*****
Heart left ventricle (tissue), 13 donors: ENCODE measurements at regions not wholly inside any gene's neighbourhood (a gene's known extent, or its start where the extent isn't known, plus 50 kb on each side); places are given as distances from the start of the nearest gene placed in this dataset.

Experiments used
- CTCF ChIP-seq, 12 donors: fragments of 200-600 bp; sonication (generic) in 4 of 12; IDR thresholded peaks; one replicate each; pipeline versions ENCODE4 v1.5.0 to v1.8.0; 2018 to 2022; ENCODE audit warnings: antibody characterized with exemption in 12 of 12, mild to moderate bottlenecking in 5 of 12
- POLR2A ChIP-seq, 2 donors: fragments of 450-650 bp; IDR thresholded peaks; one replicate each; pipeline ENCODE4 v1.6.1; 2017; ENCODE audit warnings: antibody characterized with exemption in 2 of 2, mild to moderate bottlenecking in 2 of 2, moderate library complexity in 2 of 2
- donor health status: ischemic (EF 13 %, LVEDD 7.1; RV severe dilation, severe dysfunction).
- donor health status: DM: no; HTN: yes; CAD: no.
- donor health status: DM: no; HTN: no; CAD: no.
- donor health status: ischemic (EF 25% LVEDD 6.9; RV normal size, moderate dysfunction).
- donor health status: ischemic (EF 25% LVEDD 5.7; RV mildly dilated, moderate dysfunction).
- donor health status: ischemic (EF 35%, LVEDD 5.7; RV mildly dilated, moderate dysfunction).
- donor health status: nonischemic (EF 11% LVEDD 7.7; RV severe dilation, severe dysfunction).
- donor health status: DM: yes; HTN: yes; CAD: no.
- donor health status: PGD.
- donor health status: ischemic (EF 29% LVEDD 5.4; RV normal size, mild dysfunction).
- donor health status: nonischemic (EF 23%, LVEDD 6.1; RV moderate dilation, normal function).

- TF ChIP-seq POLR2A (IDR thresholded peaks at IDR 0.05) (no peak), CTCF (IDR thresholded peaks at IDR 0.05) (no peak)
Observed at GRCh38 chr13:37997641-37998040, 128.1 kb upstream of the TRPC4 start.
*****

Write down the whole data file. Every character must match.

Heart left ventricle (tissue), 13 donors: ENCODE measurements at regions not wholly inside any gene's neighbourhood (a gene's known extent, or its start where the extent isn't known, plus 50 kb on each side); places are given as distances from the start of the nearest gene placed in this dataset.

Experiments used
- CTCF ChIP-seq, 12 donors: fragments of 200-600 bp; sonication (generic) in 4 of 12; IDR thresholded peaks; one replicate each; pipeline versions ENCODE4 v1.5.0 to v1.8.0; 2018 to 2022; ENCODE audit warnings: antibody characterized with exemption in 12 of 12, mild to moderate bottlenecking in 5 of 12
- POLR2A ChIP-seq, 2 donors: fragments of 450-650 bp; IDR thresholded peaks; one replicate each; pipeline ENCODE4 v1.6.1; 2017; ENCODE audit warnings: antibody characterized with exemption in 2 of 2, mild to moderate bottlenecking in 2 of 2, moderate library complexity in 2 of 2
- donor health status: ischemic (EF 13 %, LVEDD 7.1; RV severe dilation, severe dysfunction).
- donor health status: DM: no; HTN: yes; CAD: no.
- donor health status: DM: no; HTN: no; CAD: no.
- donor health status: ischemic (EF 25% LVEDD 6.9; RV normal size, moderate dysfunction).
- donor health status: ischemic (EF 25% LVEDD 5.7; RV mildly dilated, moderate dysfunction).
- donor health status: ischemic (EF 35%, LVEDD 5.7; RV mildly dilated, moderate dysfunction).
- donor health status: nonischemic (EF 11% LVEDD 7.7; RV severe dilation, severe dysfunction).
- donor health status: DM: yes; HTN: yes; CAD: no.
- donor health status: PGD.
- donor health status: ischemic (EF 29% LVEDD 5.4; RV normal size, mild dysfunction).
- donor health status: nonischemic (EF 23%, LVEDD 6.1; RV moderate dilation, normal function).

- TF ChIP-seq POLR2A (IDR thresholded peaks at IDR 0.05) (no peak), CTCF (IDR thresholded peaks at IDR 0.05) (no peak)
Observed at GRCh38 chr13:37997641-37998040, 128.1 kb upstream of the TRPC4 start.